It has been a cold December day and I am sitting inside wishing for a fire to warm my hands. A pot of chicken broth is bubbling on the stove. Tonight, as I chopped vegetables and threw handfuls of herbs into the pot, I thought about the flavorful liquid that comes from bones and gristle. I could use this soup as a metaphor—a word picture—for being tough and nurturing at the same time, or for finding hope after difficult times. Each of those things is similar to the broth that is made from chicken bones.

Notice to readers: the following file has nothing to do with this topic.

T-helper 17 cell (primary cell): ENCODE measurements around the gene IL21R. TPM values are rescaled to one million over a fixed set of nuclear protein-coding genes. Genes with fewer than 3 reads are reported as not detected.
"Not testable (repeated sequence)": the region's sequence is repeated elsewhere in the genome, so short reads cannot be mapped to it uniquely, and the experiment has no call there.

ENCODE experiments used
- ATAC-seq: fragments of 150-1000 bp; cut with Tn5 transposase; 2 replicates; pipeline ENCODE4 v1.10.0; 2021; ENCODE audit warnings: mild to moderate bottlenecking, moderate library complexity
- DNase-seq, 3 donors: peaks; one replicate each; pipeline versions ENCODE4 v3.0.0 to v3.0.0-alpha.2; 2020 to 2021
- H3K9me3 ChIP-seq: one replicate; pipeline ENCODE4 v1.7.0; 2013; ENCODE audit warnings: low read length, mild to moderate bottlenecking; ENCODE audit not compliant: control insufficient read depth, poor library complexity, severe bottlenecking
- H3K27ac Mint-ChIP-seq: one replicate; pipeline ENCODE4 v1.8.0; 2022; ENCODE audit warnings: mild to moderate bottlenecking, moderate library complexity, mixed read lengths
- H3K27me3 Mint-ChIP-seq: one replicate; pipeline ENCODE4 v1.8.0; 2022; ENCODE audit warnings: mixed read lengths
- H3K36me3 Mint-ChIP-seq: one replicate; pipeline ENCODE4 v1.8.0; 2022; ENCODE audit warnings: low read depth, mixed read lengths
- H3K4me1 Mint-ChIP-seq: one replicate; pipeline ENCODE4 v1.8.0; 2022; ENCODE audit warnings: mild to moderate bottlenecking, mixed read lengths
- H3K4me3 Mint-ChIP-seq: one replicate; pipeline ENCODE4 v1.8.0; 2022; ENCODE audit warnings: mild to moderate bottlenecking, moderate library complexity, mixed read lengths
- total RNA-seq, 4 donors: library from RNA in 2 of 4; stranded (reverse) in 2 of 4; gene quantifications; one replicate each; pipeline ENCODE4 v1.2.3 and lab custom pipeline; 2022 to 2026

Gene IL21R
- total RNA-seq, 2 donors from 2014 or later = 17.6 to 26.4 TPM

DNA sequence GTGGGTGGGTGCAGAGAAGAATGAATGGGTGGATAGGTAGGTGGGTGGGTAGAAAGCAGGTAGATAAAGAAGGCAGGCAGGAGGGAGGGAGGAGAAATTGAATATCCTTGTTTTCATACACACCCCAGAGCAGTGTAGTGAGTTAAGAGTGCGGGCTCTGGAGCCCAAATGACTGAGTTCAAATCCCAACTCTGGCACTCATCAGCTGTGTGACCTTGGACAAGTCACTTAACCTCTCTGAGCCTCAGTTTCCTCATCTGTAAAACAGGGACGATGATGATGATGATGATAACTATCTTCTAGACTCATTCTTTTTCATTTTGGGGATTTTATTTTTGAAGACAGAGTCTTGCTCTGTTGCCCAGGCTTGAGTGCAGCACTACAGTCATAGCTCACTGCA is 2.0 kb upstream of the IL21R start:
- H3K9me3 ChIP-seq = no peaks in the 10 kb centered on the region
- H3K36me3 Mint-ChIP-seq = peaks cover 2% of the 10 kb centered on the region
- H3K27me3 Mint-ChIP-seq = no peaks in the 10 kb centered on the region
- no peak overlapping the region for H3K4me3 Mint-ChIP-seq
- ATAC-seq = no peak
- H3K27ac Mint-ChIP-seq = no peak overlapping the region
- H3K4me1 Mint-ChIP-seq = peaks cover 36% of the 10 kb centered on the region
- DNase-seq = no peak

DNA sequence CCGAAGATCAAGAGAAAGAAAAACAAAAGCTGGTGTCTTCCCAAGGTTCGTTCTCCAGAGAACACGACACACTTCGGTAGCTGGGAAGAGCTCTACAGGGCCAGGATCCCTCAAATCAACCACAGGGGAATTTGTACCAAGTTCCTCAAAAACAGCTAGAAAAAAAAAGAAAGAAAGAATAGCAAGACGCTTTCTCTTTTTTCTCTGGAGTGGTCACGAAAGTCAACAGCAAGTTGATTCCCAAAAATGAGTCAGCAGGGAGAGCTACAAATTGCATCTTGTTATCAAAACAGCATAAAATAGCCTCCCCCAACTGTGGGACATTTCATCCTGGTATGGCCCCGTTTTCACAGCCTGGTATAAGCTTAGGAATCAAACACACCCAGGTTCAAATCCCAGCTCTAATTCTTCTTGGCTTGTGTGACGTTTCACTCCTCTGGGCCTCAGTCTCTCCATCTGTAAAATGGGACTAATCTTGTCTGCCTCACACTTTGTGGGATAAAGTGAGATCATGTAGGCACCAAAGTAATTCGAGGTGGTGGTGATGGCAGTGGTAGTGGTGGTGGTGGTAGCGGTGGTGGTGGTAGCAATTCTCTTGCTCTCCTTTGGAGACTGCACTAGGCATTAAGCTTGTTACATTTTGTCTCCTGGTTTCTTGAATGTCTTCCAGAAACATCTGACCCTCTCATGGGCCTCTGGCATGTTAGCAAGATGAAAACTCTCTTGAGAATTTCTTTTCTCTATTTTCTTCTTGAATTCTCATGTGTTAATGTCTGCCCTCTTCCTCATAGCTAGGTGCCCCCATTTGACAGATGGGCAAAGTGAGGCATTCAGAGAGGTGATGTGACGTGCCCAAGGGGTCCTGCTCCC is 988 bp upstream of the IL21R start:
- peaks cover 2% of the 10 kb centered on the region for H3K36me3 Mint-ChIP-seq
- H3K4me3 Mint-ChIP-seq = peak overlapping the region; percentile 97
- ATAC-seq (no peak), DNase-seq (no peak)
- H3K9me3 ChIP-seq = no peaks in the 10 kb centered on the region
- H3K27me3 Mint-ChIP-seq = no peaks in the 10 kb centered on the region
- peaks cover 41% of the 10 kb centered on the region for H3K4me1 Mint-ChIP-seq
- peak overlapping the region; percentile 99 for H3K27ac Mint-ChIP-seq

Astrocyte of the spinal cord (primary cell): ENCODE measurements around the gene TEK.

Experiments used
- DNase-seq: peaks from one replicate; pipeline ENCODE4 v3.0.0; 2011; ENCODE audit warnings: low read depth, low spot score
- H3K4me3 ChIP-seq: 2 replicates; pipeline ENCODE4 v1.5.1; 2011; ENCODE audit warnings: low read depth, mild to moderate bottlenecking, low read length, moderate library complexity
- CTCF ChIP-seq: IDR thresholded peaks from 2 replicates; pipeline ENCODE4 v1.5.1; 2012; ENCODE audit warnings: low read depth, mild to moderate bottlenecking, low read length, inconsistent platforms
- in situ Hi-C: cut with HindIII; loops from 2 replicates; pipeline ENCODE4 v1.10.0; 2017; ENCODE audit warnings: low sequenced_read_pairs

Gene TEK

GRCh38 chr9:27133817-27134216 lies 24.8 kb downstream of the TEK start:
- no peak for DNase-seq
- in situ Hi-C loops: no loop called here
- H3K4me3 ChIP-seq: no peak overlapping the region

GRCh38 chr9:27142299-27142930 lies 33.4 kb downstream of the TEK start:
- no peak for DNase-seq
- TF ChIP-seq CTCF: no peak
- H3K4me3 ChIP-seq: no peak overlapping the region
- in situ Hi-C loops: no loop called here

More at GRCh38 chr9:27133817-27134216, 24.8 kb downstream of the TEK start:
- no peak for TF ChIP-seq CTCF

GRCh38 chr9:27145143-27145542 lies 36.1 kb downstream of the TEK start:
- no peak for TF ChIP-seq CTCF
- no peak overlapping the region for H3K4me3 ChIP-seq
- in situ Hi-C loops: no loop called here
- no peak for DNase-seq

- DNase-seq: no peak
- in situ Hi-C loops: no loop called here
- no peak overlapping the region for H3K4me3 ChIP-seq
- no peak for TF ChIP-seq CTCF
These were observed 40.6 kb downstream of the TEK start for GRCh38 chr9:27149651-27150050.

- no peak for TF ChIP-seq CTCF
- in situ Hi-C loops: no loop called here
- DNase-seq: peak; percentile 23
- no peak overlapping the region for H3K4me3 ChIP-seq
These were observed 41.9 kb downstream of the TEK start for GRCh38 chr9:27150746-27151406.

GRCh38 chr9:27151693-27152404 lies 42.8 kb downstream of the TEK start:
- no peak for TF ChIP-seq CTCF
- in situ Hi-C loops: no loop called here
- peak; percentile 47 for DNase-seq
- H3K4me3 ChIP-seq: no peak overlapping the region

When we are at a loss to describe something—motherhood, loss, grief, joy—we naturally compare the abstract concept to something familiar and tangible, such as chicken soup. A metaphor is simply a formal comparison. Metaphors are implied rather than explained using the words “like,” “as,” or “than.” Explicit comparisons are called similes. The difference is easy to remember if you tell yourself that similes tell you the similarity outright. Let us pause to practice using these two new words.